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Why the name John Doe? Why was that name chosen over other more common names?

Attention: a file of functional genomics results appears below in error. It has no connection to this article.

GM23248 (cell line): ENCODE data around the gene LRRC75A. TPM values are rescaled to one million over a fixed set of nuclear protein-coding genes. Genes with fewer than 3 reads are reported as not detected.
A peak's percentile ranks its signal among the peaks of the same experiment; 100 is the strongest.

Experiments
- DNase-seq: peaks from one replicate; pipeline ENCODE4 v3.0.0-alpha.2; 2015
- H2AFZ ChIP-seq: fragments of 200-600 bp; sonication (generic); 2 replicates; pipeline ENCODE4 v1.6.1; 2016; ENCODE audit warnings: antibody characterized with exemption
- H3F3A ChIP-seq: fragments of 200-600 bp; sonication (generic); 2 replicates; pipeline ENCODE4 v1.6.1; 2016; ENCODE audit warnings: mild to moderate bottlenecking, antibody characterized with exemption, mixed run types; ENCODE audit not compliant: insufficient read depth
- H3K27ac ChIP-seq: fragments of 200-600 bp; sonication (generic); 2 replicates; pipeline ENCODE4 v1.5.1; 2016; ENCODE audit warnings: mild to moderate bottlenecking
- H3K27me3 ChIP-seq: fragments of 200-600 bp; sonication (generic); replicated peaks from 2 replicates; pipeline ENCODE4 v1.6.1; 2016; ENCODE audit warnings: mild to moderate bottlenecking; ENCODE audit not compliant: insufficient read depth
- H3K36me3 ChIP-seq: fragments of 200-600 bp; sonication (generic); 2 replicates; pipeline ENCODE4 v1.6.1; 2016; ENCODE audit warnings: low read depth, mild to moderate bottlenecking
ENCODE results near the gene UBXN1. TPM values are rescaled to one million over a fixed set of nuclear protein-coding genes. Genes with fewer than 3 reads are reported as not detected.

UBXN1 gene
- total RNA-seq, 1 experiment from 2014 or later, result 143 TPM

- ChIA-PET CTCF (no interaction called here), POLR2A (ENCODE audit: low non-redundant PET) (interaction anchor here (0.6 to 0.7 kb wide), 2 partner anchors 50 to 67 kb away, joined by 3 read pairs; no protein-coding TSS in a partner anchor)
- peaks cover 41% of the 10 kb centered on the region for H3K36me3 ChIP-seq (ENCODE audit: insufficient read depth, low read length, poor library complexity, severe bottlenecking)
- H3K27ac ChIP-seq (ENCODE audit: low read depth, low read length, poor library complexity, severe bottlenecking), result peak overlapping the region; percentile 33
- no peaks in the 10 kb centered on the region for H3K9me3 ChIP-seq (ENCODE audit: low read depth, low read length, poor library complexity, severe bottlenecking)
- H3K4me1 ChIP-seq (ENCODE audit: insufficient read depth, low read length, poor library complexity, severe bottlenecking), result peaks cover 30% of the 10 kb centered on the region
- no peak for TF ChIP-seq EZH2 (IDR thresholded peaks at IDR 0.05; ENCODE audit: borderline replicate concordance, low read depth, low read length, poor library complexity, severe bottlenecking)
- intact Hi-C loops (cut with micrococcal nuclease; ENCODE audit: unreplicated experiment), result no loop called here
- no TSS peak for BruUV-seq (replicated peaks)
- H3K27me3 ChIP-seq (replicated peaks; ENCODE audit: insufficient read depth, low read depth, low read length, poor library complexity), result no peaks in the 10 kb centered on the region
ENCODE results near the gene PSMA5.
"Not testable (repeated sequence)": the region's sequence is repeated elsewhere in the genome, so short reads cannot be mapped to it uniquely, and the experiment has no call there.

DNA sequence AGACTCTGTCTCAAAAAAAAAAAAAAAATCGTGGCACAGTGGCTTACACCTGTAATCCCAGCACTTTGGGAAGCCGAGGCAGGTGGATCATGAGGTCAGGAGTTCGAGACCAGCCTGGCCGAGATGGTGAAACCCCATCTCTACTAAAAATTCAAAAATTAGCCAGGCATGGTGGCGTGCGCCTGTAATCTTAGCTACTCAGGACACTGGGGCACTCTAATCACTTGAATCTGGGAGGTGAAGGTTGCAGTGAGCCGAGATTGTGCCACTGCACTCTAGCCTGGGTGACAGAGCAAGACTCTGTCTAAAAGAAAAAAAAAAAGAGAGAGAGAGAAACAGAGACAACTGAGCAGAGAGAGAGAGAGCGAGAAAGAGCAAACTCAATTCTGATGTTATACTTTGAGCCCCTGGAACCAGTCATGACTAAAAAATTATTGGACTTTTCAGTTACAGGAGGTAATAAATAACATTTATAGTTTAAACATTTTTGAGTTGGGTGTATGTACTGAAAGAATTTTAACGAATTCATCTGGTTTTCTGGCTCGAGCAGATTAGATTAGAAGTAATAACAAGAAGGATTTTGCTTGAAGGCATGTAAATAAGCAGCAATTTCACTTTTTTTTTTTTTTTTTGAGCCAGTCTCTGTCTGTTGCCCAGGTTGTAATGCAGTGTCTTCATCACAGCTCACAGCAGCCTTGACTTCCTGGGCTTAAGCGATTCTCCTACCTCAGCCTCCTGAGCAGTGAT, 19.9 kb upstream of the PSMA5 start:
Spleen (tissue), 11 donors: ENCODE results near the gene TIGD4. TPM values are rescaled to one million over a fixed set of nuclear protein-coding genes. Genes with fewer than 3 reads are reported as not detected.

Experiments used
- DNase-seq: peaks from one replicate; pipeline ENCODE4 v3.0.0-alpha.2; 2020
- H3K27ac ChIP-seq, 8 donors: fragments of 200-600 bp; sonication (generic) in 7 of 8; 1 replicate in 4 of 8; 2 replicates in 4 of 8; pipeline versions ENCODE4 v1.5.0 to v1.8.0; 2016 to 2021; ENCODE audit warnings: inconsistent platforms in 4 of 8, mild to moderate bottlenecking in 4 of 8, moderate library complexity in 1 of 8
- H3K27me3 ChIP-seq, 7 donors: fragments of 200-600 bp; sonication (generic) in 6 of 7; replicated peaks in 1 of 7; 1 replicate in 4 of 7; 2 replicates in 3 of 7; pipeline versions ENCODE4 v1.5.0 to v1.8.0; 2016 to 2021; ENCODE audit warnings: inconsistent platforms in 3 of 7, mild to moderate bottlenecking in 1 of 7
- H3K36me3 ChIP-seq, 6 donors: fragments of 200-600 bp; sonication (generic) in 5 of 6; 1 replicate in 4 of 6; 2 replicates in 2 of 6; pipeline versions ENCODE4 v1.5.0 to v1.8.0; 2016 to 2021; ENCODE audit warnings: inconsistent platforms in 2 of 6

From the 15th to the 19th century, "John Doe" was, in England, a legal fiction standing specifically for the plaintiff in a dispute over title to real property. For arcane legal reasons, landowners who wanted to establish their rightful titles would use fictitious tenants in an ejectment action. In order to find whether this imaginary tenant had a right to be in possession, the court had first to establish that the supposed landlord was actually the owner, which settled the true reason for the action. This highly technical procedure was done away with in Britain by an Act of Parliament in 1852, but survives in America. The best-known early example is in Sir William Blackstone's Commentaries on the laws of England of 1765-69 (Oxford: Clarendon Press, 1765-1769). According to the Random House Webster's Pocket Legal Dictionary (Clapp, James E., New York: Random House Information Group, 1996), "John Doe and all its permutations are used today in legal cases and documents, either to conceal a person's identity, or because the person's real name is not known, or because it is not yet known whether the person exists." The choice of the first name is probably because John was one of the most common appellations; no one seems to know where the choice of Doe came from.

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